There are many who think about the crisp, spring air that surrounds the beginning of a good turkey hunting season. But perhaps, for a much larger population of people, when one thinks of a turkey, they think about being surrounded by their loved ones and are reminded of all the things they are thankful for.
Not only are we talking about two completely different seasons, but we are also talking about two completely different birds.
While bearing the same species name, Domestic and Wild Turkeys share little else in common.
In preparation for this Thanksgiving season, here are some things you probably didn't know about turkeys.
Domestic and Wild Turkeys have different feather colors.
The easiest distinction between a wild turkey or a domestic turkey is simply what color its feathers are. Wild Turkeys have the deep, rich brown and black feathers that most people associate with turkeys. In completely opposite fashion, domestic turkeys are normally white in color, an intentional product of domestication because white pin feathers are less noticeable on the carcass.
"Wood Smarts" vs. "Not-so-smart"
Wild turkeys are able to survive in the woods amongst predators a many. With acute eyesight, the ability to catch speeds of 55 mph while in flight, the wild turkey is much better suited to the woods than its cousin, the domestic turkey, who has lost its instincts and physical attributes for survival in the wild.
Turkeys have been domesticated for centuries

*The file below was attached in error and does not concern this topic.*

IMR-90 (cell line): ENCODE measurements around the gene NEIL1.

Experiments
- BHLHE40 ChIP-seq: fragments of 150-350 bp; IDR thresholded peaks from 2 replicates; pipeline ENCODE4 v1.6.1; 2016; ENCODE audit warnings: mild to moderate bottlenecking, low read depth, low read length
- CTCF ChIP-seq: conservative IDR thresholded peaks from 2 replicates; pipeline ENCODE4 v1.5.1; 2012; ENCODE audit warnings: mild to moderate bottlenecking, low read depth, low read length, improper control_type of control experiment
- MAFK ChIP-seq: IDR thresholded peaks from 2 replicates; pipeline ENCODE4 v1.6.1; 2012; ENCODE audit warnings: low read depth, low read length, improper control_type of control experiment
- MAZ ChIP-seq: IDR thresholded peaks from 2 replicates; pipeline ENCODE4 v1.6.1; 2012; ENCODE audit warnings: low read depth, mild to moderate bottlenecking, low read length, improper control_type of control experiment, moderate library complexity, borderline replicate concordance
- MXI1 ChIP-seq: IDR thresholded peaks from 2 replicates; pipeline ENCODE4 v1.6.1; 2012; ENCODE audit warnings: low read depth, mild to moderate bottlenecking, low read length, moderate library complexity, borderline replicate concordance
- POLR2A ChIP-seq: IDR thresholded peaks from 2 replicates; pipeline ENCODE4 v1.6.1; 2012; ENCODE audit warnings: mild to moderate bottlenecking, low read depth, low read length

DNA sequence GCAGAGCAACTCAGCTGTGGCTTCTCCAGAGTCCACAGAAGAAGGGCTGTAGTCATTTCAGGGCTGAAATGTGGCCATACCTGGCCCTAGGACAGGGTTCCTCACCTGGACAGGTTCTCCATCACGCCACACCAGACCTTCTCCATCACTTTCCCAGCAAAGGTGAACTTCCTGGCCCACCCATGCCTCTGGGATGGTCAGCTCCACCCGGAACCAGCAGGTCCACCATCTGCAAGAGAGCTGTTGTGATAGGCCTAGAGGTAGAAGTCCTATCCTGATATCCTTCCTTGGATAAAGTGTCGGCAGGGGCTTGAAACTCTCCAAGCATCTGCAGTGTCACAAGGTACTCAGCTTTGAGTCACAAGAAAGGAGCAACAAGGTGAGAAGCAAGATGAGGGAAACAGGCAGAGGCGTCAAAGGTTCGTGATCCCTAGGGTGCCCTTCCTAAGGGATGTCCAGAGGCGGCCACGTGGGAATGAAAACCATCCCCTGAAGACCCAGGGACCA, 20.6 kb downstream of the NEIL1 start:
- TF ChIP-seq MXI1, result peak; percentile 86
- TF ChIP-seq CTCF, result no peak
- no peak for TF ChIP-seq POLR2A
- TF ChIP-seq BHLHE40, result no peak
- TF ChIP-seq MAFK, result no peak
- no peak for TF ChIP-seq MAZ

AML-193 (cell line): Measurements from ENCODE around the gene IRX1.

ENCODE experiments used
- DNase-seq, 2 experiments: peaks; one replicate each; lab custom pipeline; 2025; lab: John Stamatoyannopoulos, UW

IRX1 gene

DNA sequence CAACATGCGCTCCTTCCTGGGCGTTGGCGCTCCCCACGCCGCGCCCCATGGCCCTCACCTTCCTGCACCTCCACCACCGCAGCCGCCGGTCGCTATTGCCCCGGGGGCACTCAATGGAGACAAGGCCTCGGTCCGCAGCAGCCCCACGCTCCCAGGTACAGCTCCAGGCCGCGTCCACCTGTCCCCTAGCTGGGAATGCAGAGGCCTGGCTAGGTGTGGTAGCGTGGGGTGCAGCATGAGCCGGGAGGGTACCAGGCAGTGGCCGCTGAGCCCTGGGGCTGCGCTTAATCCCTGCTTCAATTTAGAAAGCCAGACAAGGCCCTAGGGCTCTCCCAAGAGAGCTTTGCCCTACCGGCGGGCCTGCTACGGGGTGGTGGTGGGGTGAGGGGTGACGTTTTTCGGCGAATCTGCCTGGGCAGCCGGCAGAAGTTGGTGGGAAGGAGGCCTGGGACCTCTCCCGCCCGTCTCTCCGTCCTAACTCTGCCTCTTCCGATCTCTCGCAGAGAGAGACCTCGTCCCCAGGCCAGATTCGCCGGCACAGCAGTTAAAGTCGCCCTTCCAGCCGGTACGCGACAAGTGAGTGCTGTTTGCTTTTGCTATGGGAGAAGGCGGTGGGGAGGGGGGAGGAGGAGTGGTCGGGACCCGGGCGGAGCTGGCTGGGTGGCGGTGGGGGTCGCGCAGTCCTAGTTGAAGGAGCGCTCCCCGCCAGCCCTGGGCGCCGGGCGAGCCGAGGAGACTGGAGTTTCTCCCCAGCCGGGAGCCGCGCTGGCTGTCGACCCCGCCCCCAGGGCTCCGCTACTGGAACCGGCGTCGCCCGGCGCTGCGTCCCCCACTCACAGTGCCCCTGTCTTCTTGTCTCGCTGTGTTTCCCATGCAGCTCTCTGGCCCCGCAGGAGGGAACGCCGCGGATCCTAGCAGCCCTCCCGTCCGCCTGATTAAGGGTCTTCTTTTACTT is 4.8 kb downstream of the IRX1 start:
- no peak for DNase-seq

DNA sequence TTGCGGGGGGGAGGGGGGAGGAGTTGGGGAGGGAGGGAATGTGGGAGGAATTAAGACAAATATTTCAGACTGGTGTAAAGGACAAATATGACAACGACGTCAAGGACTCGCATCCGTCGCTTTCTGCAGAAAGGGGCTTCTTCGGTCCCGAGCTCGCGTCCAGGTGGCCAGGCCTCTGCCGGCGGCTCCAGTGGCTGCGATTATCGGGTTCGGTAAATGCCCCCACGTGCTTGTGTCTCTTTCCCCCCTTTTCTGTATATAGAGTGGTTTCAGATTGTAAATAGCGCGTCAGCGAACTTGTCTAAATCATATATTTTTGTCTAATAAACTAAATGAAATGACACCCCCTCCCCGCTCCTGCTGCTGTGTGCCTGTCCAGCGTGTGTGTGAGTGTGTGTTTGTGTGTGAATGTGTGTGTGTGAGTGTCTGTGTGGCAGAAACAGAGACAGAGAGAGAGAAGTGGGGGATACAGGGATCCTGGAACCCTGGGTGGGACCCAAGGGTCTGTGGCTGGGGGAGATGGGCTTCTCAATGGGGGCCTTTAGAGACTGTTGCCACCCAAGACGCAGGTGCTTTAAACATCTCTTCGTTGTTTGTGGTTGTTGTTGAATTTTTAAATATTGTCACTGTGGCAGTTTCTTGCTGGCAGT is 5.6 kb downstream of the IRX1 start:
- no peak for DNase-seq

Turkey relics dating as far back as 25 A.D. suggest that Native Americans domesticated turkeys before Europeans ever set foot on the continent and that turkey-raising may well be one of the oldest forms of organized meat production in the Northern Hemisphere.
Spanish explorers took Mexican wild turkeys domesticated by the Aztecs home to Europe in about 1519 where they spread rapidly through Europe and were introduced in England between 1524 and 1541 and became highly sought after for gourmet dinners.
After the domestic turkey spread across Europe in the 1500s, the colonists who settled the New World brought these tasty birds with them across the Atlantic back to the land of their origin.
Restoration of Wild Turkey populations is one of South Carolina's conservation successes
Restoration of the wild turkey in South Carolina is one of the Palmetto State's most noteworthy conservation success stories. Limited by the early 1900s to small pockets of birds in the Lowcountry's Francis Marion National Forest and along the Savannah River swamps, the wild turkey is now widespread throughout South Carolina and a spring hunting season is held in all of the state's 46 counties (there is no fall season). Wild turkey restoration was made possible through the efforts of the SCDNR, the National Wild Turkey Federation, the forest products industry, private landowners, and South Carolina sportsmen and sportswomen.
It's illegal to release pen-raised turkeys
State law prohibits the release of pen-raised turkeys due to the possibility of introducing disease and the danger of contaminating the wild turkey gene pool. But going back to the lack of "wood smarts" of their wild cousins, domestic turkeys generally fall prey to a host of hungry predators such as bobcats, foxes or coyotes before getting a chance to breed with native birds.
Regardless of which you think of when you hear the word "turkey," we hope you have a healthy and happy Thanksgiving this year!